Welcome to PAP/RAC Mediterranean Coastal Alert! This newsletter is regularly updated monthly. It contains abstracts of selected current articles and archives on various environmental themes, in particular those dealing with all aspects of coastal issues. The selection is made from the articles published in the leading international scientific journals. This newsletter is an excellent way of keeping you updated with coastal studies and processes.
Coastal areas are the typical “critical zones” for the planning activities. This paper illustrates the results realised by the L.a.co.s.t.a. Laboratory of the University of Molise in Italy, in order to compare the analysis of urban and territorial planning processes in force in Italy and in its Cross-border Countries along the Adriatic Sea. The work has examined the historical evolution of the laws and norms relating to the landscape protection in different situations, with particular attention to those preserving the landscape values in harmony with the territorial plans, to contrast the growing anthropic development especially along the coastal zones. The aim of our research is to define the different levels of territorial survey and develop a basic cartography for the countries involved in our survey so as to assure the validity of the methodology used in analysing the territory by taking into account the diverse territorial conditions of each country.
Keywords: Coastal zones; Landscape; Planning.
Source: D. Cialdea (2017); „Planning activities in coastal areas: Italian and cross-border approaches along the Adriatic Sea“, International Journal of Sustainable Development and Planning, Volume 12 (2017), Issue 5, Pages: 853 – 866; DOI: 10.2495/SDP-V12-N5-853-866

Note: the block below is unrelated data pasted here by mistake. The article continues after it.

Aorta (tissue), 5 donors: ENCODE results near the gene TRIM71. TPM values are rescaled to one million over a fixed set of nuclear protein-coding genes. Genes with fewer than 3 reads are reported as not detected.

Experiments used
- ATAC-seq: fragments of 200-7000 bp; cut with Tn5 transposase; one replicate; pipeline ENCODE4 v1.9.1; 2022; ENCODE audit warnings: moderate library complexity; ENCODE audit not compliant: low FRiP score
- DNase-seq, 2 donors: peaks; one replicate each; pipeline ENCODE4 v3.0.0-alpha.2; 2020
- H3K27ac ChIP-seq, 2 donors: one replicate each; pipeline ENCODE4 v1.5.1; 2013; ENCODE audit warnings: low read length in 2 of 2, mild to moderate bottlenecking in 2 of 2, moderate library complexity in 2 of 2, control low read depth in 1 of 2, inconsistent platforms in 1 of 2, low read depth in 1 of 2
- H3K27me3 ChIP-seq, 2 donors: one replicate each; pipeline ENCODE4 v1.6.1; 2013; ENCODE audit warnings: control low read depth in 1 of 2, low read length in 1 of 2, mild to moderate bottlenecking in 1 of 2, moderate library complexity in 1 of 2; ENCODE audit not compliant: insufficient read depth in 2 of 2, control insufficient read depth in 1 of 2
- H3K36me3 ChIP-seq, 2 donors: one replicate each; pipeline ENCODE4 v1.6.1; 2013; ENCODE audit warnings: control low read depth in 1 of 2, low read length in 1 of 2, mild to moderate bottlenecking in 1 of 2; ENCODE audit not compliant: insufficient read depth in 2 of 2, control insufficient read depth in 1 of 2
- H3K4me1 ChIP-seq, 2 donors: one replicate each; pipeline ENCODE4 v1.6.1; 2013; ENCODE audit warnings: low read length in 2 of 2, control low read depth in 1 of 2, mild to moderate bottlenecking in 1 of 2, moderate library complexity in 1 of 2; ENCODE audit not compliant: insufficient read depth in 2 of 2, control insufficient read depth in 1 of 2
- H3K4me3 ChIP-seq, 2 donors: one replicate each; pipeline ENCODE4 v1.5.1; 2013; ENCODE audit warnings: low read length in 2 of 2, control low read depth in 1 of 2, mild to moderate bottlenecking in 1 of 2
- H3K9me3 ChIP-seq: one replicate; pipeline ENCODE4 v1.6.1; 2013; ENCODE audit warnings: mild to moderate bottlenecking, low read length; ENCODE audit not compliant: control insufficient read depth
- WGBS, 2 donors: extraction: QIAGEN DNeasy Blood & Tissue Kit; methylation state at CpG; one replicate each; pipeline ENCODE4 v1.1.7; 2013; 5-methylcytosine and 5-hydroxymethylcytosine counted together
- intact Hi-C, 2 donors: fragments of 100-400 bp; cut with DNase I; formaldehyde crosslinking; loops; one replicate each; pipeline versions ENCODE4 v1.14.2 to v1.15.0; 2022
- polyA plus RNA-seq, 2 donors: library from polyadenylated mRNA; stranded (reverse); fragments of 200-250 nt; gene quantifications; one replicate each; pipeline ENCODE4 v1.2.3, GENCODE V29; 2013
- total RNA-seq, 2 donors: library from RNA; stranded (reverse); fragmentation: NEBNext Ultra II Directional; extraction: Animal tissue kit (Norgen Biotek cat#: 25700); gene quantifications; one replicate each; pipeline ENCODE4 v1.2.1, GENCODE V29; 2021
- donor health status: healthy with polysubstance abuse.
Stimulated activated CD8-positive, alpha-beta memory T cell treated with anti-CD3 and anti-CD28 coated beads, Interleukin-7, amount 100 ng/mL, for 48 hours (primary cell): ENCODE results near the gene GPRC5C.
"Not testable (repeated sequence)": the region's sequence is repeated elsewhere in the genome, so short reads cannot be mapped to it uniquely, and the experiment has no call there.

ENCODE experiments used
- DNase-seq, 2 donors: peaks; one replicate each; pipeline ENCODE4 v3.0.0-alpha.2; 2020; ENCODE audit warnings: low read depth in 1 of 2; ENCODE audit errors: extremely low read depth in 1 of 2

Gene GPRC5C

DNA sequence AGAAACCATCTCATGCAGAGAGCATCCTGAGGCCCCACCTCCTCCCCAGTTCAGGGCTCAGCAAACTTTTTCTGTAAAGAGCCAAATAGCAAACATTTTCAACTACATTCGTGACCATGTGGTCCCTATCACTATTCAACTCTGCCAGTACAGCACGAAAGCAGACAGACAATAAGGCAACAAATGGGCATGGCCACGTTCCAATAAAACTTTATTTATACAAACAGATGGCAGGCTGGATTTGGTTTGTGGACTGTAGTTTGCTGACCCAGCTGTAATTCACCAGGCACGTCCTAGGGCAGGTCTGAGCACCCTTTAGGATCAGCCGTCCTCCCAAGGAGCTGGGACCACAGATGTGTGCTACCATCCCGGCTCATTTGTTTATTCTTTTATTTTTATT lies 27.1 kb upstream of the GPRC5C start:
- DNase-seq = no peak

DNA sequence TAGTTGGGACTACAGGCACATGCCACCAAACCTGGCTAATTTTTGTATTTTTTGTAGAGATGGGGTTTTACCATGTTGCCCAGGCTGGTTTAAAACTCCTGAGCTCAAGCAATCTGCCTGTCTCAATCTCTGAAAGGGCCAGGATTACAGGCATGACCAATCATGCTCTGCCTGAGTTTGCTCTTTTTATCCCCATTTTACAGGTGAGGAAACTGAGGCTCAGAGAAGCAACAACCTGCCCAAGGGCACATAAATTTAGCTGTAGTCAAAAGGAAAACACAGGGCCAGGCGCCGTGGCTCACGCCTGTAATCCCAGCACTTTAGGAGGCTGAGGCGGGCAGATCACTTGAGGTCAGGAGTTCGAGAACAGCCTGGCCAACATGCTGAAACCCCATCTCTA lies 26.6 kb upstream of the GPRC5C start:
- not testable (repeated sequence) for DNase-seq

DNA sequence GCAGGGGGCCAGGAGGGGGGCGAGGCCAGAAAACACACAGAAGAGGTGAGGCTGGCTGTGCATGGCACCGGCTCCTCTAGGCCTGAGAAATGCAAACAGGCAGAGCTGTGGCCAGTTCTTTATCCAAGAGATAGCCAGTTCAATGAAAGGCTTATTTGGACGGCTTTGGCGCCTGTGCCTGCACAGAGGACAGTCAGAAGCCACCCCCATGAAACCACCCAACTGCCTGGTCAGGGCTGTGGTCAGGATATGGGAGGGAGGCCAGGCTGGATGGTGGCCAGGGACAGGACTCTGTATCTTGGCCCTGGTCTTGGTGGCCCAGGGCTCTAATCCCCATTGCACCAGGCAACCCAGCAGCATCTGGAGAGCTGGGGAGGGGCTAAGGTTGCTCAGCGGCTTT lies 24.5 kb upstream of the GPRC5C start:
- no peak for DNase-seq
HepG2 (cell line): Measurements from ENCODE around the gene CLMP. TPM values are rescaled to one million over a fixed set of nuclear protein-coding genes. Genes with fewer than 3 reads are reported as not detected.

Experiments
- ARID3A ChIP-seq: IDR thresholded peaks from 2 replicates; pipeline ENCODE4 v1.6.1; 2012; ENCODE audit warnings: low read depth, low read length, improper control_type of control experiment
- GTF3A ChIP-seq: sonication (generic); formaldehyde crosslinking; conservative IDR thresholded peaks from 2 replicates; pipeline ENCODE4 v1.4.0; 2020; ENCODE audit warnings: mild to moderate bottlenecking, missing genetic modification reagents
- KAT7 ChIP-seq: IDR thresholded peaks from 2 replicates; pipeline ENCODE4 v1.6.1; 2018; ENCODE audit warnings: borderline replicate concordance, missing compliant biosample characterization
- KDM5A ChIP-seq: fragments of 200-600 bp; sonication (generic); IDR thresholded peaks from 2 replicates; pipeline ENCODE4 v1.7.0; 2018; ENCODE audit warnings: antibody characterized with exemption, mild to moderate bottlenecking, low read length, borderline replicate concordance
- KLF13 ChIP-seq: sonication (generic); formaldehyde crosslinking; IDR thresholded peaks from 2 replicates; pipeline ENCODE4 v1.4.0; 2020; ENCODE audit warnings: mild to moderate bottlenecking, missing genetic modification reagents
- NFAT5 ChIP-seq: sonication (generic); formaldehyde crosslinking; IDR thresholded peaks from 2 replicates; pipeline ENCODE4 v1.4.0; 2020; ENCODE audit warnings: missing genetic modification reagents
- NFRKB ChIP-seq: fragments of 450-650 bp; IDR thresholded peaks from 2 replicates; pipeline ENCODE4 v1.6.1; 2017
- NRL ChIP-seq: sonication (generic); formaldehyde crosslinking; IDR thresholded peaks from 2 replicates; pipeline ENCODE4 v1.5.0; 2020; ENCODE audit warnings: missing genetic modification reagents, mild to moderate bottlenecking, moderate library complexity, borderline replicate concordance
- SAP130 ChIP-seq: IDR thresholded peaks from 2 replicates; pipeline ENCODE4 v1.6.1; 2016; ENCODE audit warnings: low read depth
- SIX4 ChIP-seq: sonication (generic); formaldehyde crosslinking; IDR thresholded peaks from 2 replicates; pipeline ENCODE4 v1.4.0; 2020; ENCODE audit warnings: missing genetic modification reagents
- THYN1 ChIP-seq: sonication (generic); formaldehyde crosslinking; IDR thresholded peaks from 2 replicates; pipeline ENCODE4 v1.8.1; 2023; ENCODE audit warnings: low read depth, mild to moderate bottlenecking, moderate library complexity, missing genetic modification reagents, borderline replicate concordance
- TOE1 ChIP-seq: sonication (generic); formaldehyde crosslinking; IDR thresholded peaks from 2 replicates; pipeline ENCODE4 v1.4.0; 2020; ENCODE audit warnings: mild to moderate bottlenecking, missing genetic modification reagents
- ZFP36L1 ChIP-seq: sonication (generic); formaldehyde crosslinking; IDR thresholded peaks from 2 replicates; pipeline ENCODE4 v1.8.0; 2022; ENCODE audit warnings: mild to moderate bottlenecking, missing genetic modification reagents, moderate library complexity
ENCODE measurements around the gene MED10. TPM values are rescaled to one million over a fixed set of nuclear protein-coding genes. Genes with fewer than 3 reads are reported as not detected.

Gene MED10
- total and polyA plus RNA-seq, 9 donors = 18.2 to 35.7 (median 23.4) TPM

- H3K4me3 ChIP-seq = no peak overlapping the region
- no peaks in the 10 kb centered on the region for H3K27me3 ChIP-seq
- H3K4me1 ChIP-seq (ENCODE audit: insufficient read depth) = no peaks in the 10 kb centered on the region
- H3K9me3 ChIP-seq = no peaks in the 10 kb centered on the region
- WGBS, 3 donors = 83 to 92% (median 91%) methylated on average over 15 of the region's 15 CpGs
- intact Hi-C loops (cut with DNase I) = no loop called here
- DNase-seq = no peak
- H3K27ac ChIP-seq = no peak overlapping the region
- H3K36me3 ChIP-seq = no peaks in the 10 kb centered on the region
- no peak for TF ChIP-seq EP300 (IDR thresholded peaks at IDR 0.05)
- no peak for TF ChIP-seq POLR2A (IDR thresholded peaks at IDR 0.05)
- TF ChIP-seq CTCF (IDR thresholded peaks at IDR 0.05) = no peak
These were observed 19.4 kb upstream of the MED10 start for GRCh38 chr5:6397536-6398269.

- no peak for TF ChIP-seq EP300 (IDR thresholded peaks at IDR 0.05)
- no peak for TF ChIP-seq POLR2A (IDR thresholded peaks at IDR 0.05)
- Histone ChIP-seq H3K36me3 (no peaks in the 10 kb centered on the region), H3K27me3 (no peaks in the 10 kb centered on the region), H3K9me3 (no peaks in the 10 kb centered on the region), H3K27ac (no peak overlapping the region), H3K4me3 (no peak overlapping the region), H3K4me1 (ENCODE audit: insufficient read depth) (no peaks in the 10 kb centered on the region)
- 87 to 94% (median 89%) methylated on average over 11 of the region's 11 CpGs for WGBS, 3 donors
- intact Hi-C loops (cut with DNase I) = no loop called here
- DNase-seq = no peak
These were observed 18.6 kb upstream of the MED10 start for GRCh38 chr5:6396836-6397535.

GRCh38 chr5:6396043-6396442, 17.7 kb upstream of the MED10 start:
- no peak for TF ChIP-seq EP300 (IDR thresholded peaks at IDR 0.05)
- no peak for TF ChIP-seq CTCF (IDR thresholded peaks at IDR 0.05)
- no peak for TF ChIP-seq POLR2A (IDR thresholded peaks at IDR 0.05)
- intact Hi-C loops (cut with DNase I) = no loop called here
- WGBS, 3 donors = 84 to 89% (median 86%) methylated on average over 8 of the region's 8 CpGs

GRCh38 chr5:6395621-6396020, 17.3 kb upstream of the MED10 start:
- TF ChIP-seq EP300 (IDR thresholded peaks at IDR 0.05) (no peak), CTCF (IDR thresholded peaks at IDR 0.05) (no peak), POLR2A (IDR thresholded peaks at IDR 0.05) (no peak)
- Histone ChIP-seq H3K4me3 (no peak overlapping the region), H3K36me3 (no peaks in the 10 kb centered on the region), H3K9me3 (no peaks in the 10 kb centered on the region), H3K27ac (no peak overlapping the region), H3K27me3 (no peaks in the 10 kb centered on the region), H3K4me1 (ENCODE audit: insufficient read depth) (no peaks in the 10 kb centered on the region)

Carbon dioxide emissions are the main cause of anthropogenic climate change and play a central role in discussions on climate change mitigation. Previous research has demonstrated that national carbon dioxide emissions are driven mainly by population size and wealth. However, the variation in per capita emissions of nations with similar standards of living and similar population is huge. In this paper we investigate the drivers of national per capita carbon dioxide emissions over and above already known factors. In particular, we extend previous research by taking into account countries’ shares of imports and exports, indicators of political interventions such as energy prices, and the use of renewable energy sources. Moreover, we also examine whether international commitments, such as the ones made by many nations at climate summits of the United Nations, matter. We use country-level data from 1980 to 2014 and estimate fixed effects panel regression models. In accordance with former research we find no environmental Kuznets curve with respect to carbon dioxide per capita emission levels. However, higher energy prices and the availability of alternative energy sources both reduce emissions. Furthermore, voluntary international environmental commitments also motivate countries to reduce carbon dioxide emissions.
Keywords: CO2 emissions; Predictors; International environmental commitments.
Source: A. Franzen and S. Mader (2016); “Predictors of national CO2 emissions: do international commitments matter?”, Climate Change Journal, December 2016, Volume 139, Issue 3, Pages: 491 – 502; First Online: 21 September 2016; DOI:10.1007/s10584-016-1795-x